MASAB Memo, September 2017

Categories: News

MASAB Medical Memo #2, September 2017
Should we keep the pressure on? Graduated compression stockings for prevention of post-thrombotic syndrome.

by Michael B. Streiff M.D., Associate professor of Medicine and Pathology, Johns Hopkins School of Medicine, Baltimore

Post-thrombotic syndrome (PTS) is a common complication following a blood clot.  Up to 30 to 50 percent of patients who have a deep vein thrombosis (DVT) can develop symptoms of PTS. These can include leg swelling, pain, heaviness, varicose veins, skin discoloration and skin breakdown.1 Five to ten percent of patients experience severe signs of PTS, such as skin ulcers that develop on the legs. These can require long term wound care and/or surgery to treat. It has been estimated that PTS results in at least $200 million in medical costs each year.2

Until very recently, most physicians considered it essential to prescribe graduated compression stockings (GCS) to all patients with DVT to help prevent PTS. The wisdom of this practice was justified by two research studies published in 1997 and 2004.3, 4

However, a study published in 2014 casts doubt on this practice. The SOX trial was a randomized, controlled study to determine if GCS were effective for prevention of PTS.5  Patients who had a DVT were given either GCS or placebo stockings. The cumulative rate of PTS at 6 months or later was 14.2 percent the GCS group and 12.7 percent the placebo stocking group. In addition, there was no difference in leg ulcers or repeated blood clots between the groups. The authors concluded that GCS do not prevent PTS after a first episode of a blood clot 5 and also noted that GCS did not reduce leg pain after a DVT.6

What do these results mean for patients? The best available information indicates that GCS do not prevent PTS.5 Therefore, most physicians no longer recommend that patients with DVT wear GCS to prevent PTS.  If GCS is not the answer, is there anything else healthcare providers and patients can do to reduce the chances of PTS after a clot? Being overweight, not taking medication as prescribed, and recurrent DVT place patients at higher risk for PTS.1 Therefore, patients and providers should focus on avoiding these risk factors to reduce the risk of PTS.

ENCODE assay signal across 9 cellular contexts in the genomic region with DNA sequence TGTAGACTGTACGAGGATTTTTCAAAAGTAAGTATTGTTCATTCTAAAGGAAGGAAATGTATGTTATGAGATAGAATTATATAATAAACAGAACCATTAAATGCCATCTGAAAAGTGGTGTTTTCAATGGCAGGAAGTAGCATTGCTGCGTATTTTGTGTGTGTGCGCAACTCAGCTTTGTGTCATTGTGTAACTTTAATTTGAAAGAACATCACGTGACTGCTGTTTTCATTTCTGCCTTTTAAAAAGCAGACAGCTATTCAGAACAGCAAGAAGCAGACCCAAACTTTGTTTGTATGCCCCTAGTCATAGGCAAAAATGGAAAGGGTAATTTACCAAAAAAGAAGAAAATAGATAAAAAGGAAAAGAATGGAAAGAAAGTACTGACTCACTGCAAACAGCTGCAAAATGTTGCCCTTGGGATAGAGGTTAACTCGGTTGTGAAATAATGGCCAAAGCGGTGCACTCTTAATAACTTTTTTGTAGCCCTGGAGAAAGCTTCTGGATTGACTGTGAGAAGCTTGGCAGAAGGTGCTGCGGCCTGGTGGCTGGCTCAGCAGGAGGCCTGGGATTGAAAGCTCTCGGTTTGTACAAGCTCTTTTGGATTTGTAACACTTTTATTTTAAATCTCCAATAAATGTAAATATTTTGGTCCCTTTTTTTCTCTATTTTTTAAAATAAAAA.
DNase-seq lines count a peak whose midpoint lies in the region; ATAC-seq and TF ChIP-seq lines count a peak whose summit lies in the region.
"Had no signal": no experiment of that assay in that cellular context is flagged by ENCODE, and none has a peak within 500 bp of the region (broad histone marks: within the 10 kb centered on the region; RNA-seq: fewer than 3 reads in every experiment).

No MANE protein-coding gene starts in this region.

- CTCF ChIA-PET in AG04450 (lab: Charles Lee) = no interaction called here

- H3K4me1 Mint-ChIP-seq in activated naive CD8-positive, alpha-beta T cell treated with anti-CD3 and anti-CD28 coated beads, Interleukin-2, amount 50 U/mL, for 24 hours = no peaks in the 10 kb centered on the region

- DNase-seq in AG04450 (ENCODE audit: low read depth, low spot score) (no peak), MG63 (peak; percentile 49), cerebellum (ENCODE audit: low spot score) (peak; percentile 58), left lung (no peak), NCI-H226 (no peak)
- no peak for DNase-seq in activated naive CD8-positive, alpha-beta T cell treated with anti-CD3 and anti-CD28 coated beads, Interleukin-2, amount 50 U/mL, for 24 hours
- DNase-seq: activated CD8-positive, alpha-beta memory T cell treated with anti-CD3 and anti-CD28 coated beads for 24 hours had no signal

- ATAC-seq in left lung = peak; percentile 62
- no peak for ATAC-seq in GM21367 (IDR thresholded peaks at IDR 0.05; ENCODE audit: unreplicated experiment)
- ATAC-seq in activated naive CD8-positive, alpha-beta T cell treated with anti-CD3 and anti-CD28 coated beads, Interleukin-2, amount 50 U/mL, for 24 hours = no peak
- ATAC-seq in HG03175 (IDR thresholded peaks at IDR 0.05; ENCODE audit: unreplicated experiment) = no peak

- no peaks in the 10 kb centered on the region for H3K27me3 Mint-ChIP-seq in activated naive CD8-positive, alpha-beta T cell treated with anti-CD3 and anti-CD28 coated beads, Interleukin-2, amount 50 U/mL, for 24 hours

A recent secondary look at studies comparing rivaroxaban (a newer oral blood thinner) to warfarin for the treatment of blood clots suggested that rivaroxaban was associated with a trend (not significant) toward a lower risk of PTS, perhaps due to more consistent anticoagulation with rivaroxaban.7 Larger studies are needed to confirm that direct oral anticoagulants reduce the incidence of PTS. It is also possible that early clot removal using catheter-directed thrombolysis may reduce the risk of PTS. The CAVENT study found that the risk of PTS at five years was reduced by 28 percent in patients who got catheter-directed thrombolysis in addition to blood thinners8. The recently completed ATTRACT trial of catheter-directed thrombolysis should provide more information about the potential benefits of thrombolysis for prevention of PTS.

Until these data are available, providers and patients need not keep the pressure on their legs with stockings, but instead should keep the pressure on reducing their risk of PTS by taking their blood thinner as prescribed by their physician and maintaining a healthy weight.

References

  1. Rabinovich A, Kahn SR. The postthrombotic syndrome: current evidence and future challenges. J Thromb Haemost 2017;15:230-41.
  2. Ashrani AA, Heit JA. Incidence and cost burden of post-thrombotic syndrome. J Thromb Thrombolysis 2009;28:465-76.
  3. Brandjes DP, Buller HR, Heijboer H, et al. Randomised trial of effect of compression stockings in patients with symptomatic proximal-vein thrombosis. Lancet 1997;349:759-62.
  4. Prandoni P, Lensing AW, Prins MH, et al. Below-knee elastic compression stockings to prevent the post-thrombotic syndrome: a randomized, controlled trial. Ann Intern Med 2004;141:249-56.
  5. Kahn SR, Shapiro S, Wells PS, et al. Compression stockings to prevent post-thrombotic syndrome: a randomised placebo-controlled trial. Lancet 2014;383:880-8.
  6. Kahn SR, Shapiro S, Ducruet T, et al. Graduated compression stockings to treat acute leg pain associated with proximal DVT. A randomised controlled trial. Thromb Haemost 2014;112:1137-41.
  7. Cheung YW, Middeldorp S, Prins MH, et al. Post-thrombotic syndrome in patients treated with rivaroxaban or enoxaparin/vitamin K antagonists for acute deep-vein thrombosis. A post-hoc analysis. Thromb Haemost 2016;116:733-8.
  8. Haig Y, Enden T, Grotta O, et al. Post-thrombotic syndrome after catheter-directed thrombolysis for deep vein thrombosis (CaVenT): 5-year follow-up results of an open-label, randomised controlled trial. Lancet Haematol 2016;3:e64-71.

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